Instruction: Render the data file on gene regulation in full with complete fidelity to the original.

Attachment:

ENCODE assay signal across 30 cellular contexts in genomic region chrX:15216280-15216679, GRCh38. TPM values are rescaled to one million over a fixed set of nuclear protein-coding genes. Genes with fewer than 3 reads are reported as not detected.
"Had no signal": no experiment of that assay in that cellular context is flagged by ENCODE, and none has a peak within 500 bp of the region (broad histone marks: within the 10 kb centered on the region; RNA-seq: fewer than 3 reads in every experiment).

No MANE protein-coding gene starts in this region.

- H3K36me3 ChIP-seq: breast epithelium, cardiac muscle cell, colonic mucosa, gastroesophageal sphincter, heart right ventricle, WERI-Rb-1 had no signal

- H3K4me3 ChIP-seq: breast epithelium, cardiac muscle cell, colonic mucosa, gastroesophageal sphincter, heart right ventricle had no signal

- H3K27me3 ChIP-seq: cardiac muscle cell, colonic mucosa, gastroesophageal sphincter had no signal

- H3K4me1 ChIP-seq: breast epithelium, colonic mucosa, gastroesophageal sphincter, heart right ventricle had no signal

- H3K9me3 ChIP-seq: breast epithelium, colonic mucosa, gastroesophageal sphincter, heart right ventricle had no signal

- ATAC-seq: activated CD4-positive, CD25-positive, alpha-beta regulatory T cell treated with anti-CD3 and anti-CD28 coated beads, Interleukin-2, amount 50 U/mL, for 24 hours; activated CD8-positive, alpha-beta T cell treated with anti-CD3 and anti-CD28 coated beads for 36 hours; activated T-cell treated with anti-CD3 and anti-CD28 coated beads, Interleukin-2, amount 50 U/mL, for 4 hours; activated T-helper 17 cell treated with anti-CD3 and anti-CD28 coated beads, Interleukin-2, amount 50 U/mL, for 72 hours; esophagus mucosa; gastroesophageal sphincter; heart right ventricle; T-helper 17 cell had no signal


ENCODE assay signal across 30 cellular contexts in genomic region chrX:15216280-15216679, GRCh38. TPM values are rescaled to one million over a fixed set of nuclear protein-coding genes. Genes with fewer than 3 reads are reported as not detected.
"Had no signal": no experiment of that assay in that cellular context is flagged by ENCODE, and none has a peak within 500 bp of the region (broad histone marks: within the 10 kb centered on the region; RNA-seq: fewer than 3 reads in every experiment).

No MANE protein-coding gene starts in this region.

- H3K36me3 ChIP-seq: breast epithelium, cardiac muscle cell, colonic mucosa, gastroesophageal sphincter, heart right ventricle, WERI-Rb-1 had no signal

- H3K4me3 ChIP-seq: breast epithelium, cardiac muscle cell, colonic mucosa, gastroesophageal sphincter, heart right ventricle had no signal

- H3K27me3 ChIP-seq: cardiac muscle cell, colonic mucosa, gastroesophageal sphincter had no signal

- H3K4me1 ChIP-seq: breast epithelium, colonic mucosa, gastroesophageal sphincter, heart right ventricle had no signal

- H3K9me3 ChIP-seq: breast epithelium, colonic mucosa, gastroesophageal sphincter, heart right ventricle had no signal

- ATAC-seq: activated CD4-positive, CD25-positive, alpha-beta regulatory T cell treated with anti-CD3 and anti-CD28 coated beads, Interleukin-2, amount 50 U/mL, for 24 hours; activated CD8-positive, alpha-beta T cell treated with anti-CD3 and anti-CD28 coated beads for 36 hours; activated T-cell treated with anti-CD3 and anti-CD28 coated beads, Interleukin-2, amount 50 U/mL, for 4 hours; activated T-helper 17 cell treated with anti-CD3 and anti-CD28 coated beads, Interleukin-2, amount 50 U/mL, for 72 hours; esophagus mucosa; gastroesophageal sphincter; heart right ventricle; T-helper 17 cell had no signal